Her latest project, an app called Timeless, uses algorithms to help Alzheimer's patients recognize the family members in their photos.An elite coder with vision, people skills, and high-powered mentors, this New York City 9th grader is as close to future-proof as a 13-year old can get. "You don't have to be a doctor or a politician to effect change in the world," Yang told the crowd at her first TEDx Talk, delivered in July in Washington.They've started driving cars and diagnosing cancer.Increasingly, they're able to learn by observing humans, rather than being programmed by us.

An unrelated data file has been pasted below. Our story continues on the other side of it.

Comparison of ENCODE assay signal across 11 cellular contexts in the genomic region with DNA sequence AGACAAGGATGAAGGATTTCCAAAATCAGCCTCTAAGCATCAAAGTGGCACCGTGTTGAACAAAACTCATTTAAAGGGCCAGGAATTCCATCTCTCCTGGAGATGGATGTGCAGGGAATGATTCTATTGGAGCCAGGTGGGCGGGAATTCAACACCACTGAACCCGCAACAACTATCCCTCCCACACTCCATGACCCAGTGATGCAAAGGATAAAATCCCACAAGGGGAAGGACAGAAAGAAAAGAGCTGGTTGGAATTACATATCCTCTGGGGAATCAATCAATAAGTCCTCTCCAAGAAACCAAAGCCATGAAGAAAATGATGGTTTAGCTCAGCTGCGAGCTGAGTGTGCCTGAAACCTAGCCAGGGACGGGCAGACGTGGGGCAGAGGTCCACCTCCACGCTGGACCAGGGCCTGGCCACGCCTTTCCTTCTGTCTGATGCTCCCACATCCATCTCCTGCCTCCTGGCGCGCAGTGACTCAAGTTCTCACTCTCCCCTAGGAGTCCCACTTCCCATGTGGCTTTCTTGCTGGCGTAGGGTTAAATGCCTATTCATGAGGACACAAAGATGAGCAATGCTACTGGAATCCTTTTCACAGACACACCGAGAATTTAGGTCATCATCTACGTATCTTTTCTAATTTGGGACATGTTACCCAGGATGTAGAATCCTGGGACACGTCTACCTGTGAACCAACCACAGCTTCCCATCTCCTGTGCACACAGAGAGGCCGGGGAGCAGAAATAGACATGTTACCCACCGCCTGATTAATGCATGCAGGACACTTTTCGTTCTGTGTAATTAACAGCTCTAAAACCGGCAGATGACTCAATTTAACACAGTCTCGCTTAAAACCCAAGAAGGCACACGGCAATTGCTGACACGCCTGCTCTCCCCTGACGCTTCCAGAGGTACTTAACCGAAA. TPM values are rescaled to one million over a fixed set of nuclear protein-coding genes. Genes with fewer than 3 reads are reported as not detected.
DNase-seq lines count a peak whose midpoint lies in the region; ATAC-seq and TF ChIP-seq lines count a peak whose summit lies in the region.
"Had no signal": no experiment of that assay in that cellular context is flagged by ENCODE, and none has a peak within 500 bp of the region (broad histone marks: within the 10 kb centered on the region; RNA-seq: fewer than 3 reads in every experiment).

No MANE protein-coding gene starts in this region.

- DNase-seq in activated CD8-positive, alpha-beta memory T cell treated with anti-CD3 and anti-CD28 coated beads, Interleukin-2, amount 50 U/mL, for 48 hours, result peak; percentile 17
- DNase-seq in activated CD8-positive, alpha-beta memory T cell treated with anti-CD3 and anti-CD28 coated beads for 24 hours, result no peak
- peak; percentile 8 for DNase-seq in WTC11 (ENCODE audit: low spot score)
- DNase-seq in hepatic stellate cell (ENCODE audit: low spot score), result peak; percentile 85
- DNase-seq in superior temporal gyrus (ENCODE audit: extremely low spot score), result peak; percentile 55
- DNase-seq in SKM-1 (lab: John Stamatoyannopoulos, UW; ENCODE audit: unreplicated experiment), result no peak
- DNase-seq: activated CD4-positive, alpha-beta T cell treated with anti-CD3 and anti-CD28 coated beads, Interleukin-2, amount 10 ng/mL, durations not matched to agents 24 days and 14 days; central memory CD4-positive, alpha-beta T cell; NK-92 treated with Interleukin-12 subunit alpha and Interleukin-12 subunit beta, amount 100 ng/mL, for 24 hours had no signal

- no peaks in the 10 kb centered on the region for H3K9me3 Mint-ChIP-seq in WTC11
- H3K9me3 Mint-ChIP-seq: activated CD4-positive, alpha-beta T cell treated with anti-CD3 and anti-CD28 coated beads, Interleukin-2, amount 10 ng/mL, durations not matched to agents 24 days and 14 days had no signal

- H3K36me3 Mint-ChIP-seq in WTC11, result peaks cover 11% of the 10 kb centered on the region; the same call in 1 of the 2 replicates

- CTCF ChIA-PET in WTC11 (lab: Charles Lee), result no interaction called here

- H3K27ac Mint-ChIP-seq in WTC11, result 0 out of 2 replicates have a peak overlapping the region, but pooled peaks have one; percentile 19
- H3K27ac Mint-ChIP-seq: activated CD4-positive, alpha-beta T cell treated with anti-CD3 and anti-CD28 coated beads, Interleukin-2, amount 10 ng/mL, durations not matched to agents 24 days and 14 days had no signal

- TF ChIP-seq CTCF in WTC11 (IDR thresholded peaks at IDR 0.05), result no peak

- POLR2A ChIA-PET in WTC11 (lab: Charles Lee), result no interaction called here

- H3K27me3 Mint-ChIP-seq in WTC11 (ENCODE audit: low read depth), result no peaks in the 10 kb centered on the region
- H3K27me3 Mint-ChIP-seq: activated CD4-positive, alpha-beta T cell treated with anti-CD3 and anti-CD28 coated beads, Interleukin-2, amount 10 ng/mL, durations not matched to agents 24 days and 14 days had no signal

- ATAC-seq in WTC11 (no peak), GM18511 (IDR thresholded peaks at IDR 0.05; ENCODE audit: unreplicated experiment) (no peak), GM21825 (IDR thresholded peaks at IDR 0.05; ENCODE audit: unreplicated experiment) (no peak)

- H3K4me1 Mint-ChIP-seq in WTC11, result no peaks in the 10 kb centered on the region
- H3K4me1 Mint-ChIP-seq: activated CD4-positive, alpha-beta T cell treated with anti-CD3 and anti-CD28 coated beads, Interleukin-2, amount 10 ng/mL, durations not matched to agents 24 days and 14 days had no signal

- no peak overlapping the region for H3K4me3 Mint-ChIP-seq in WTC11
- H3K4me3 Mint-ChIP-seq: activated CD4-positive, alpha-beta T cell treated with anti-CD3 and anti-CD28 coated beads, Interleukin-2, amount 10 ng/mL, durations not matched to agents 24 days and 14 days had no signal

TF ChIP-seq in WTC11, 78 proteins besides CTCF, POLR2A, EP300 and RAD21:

She's used neural networks to train computer programs to identify lung tumors.
Robots and algorithms would take care of what used to be solid working- and middle-class jobs.
And the kids who didn't get that cutting-edge computer science course or life-changing middle school project?
A decade from now, perhaps companies will still complain they can't find employees who can read an instruction manual and pass a drug test.
Maybe workers will still be able to hold on to the American Dream, so long as they can adjust to incremental technological shifts in the workplace. When it comes to predicting the future of work, top economists and technologists are all over the map.